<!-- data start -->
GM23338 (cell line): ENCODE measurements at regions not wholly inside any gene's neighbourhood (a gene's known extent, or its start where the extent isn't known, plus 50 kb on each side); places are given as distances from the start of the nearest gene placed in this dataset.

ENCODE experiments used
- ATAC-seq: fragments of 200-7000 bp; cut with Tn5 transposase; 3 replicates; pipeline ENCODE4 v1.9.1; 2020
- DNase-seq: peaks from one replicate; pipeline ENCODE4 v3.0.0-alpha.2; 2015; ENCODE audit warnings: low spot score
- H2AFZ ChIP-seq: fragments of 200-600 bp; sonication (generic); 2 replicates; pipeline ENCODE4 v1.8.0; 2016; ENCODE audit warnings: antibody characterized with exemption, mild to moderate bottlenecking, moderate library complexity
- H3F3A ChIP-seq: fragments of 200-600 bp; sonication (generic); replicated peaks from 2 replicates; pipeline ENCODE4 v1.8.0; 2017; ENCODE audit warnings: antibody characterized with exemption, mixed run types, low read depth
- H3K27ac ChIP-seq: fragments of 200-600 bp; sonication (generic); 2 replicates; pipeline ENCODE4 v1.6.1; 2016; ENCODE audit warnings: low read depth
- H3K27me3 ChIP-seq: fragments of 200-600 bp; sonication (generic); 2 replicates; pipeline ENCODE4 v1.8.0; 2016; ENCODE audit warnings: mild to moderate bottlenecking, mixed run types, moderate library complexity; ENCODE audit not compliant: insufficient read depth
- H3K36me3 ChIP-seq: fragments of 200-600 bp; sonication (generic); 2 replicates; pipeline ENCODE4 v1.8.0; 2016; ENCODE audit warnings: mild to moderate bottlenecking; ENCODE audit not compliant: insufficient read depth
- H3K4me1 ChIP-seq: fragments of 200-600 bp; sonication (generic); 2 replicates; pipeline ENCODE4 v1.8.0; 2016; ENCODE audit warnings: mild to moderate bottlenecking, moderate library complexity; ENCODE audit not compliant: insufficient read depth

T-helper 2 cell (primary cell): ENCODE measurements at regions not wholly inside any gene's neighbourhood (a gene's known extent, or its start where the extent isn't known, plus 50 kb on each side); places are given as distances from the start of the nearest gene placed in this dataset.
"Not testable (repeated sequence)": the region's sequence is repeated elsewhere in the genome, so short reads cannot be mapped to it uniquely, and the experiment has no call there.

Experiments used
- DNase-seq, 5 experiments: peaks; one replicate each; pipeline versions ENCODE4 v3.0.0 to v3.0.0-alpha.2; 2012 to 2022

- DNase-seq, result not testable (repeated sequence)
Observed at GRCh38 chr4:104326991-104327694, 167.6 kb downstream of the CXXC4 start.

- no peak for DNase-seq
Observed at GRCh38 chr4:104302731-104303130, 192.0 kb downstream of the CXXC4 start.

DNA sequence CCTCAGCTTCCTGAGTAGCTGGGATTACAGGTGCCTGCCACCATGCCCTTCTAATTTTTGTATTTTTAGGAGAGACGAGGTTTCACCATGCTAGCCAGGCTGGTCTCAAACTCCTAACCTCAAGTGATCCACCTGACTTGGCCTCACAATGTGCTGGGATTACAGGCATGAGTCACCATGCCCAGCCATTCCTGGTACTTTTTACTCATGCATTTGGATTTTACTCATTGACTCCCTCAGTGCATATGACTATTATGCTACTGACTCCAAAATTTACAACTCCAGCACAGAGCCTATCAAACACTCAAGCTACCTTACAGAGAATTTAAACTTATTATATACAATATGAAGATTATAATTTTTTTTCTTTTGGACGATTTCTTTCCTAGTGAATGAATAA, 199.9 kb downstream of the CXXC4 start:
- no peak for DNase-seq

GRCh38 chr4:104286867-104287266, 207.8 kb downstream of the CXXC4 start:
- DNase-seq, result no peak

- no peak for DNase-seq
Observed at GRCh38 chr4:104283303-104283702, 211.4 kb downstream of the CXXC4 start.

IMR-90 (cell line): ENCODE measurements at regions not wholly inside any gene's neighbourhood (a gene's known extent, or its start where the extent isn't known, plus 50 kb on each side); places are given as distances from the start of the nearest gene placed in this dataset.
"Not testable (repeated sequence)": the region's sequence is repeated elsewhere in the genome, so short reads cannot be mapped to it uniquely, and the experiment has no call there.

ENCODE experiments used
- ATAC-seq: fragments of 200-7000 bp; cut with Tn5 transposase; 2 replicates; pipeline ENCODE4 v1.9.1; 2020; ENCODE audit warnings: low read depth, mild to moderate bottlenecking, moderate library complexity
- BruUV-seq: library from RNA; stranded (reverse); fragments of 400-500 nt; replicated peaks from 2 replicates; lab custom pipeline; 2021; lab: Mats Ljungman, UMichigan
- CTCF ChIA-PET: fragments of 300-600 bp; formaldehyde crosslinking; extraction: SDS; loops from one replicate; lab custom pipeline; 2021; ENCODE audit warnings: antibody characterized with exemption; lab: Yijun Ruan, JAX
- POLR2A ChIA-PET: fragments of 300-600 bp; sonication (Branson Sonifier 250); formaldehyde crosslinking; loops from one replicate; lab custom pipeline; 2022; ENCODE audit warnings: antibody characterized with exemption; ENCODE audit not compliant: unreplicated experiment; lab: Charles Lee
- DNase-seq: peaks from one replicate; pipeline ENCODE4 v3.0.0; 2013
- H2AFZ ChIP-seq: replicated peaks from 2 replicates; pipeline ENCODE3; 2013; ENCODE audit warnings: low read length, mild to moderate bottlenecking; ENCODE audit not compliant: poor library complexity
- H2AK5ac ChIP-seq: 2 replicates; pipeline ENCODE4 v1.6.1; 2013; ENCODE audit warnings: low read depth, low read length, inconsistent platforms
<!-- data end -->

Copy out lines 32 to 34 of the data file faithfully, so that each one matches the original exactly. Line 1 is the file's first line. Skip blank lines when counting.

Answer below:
- DNase-seq: peaks from one replicate; pipeline ENCODE4 v3.0.0; 2013
- H2AFZ ChIP-seq: replicated peaks from 2 replicates; pipeline ENCODE3; 2013; ENCODE audit warnings: low read length, mild to moderate bottlenecking; ENCODE audit not compliant: poor library complexity
- H2AK5ac ChIP-seq: 2 replicates; pipeline ENCODE4 v1.6.1; 2013; ENCODE audit warnings: low read depth, low read length, inconsistent platforms